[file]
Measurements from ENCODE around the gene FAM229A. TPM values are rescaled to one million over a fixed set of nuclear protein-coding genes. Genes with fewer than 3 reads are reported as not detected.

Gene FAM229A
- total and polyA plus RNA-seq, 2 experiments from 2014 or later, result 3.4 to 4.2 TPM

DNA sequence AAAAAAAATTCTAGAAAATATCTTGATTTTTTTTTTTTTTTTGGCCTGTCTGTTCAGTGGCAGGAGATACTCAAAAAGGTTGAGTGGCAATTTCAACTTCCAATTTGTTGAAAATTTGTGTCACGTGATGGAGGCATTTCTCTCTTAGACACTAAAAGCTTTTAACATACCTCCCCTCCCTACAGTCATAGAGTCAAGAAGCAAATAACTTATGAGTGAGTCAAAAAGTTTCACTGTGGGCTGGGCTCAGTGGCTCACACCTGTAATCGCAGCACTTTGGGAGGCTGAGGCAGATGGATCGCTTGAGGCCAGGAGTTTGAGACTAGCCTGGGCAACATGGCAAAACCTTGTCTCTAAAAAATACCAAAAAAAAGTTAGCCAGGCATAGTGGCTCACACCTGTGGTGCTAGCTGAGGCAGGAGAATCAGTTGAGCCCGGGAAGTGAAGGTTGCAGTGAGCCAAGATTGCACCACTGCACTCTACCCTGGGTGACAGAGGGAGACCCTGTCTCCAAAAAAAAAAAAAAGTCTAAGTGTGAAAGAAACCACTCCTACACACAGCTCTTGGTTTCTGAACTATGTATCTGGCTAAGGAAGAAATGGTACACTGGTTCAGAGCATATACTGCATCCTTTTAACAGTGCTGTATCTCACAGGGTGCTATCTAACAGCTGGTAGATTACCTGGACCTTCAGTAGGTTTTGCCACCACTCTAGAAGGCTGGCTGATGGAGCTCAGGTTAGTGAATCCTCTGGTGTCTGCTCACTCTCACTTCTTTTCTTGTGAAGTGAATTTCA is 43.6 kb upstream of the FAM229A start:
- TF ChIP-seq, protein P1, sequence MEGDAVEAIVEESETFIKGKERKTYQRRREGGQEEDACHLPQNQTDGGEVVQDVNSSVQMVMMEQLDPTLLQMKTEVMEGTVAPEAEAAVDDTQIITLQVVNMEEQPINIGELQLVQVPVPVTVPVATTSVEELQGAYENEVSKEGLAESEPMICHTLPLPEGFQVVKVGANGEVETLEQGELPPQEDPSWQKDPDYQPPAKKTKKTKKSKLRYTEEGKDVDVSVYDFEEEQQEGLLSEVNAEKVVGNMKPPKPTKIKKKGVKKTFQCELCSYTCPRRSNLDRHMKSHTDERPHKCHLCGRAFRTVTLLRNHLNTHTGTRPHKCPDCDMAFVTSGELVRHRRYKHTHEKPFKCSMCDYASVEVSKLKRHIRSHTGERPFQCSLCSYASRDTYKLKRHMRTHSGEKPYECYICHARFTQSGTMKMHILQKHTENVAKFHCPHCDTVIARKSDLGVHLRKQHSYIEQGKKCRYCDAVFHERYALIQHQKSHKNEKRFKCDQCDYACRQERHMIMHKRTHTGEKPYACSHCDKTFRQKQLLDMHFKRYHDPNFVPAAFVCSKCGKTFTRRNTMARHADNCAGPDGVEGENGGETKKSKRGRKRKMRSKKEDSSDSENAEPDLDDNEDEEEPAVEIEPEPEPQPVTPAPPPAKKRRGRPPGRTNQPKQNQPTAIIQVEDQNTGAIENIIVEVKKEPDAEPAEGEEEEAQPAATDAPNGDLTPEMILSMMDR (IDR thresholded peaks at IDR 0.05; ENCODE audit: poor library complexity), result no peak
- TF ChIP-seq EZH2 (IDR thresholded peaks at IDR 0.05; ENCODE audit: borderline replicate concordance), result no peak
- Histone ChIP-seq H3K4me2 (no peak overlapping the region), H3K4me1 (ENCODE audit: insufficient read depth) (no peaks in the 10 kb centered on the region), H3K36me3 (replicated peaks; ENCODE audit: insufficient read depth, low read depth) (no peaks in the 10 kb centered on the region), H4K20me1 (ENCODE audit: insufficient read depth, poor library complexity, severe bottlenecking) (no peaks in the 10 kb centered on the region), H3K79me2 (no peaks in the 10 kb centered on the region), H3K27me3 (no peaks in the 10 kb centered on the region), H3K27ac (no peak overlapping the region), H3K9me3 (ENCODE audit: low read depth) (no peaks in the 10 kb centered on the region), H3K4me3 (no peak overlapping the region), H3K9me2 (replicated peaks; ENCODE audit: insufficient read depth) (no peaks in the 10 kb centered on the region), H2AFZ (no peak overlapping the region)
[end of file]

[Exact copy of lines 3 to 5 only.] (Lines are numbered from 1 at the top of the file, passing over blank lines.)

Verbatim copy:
- total and polyA plus RNA-seq, 2 experiments from 2014 or later, result 3.4 to 4.2 TPM

DNA sequence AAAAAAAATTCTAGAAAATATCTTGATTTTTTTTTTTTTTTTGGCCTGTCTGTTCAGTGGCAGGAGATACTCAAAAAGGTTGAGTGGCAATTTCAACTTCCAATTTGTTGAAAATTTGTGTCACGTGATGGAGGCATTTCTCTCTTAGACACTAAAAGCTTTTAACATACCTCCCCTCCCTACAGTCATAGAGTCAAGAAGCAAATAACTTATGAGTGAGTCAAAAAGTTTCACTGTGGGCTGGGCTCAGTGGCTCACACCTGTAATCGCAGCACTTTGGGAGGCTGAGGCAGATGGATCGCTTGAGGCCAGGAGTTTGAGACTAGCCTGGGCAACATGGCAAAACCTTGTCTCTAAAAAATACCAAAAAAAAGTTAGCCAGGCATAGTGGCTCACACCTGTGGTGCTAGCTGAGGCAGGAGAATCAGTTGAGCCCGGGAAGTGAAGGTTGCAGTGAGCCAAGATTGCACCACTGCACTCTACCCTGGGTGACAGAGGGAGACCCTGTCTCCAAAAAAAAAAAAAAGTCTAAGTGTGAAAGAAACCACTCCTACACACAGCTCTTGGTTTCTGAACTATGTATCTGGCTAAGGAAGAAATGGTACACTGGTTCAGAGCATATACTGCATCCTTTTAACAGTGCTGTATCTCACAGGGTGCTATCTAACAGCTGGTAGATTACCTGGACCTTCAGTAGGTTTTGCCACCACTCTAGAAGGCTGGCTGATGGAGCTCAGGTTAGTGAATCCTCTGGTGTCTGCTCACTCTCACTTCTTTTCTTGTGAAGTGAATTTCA is 43.6 kb upstream of the FAM229A start:
- TF ChIP-seq, protein P1, sequence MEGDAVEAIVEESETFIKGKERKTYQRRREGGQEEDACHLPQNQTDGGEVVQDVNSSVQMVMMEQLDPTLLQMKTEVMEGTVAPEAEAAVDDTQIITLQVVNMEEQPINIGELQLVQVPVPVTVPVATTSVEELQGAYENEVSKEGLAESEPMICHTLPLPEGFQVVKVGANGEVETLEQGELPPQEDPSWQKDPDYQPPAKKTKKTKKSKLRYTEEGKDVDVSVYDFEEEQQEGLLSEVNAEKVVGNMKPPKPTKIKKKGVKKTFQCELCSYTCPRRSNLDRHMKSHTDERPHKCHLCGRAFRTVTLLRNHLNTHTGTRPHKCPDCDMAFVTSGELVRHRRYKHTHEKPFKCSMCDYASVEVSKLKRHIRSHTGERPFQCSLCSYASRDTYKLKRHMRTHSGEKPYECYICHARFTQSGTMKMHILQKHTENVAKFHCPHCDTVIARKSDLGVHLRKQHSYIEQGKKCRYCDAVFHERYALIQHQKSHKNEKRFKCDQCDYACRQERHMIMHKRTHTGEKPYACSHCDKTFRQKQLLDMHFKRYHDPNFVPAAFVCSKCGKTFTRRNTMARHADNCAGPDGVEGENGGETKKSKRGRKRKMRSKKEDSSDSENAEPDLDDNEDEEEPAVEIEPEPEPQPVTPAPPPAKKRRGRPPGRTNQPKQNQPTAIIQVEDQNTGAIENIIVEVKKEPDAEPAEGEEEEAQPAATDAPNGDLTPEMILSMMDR (IDR thresholded peaks at IDR 0.05; ENCODE audit: poor library complexity), result no peak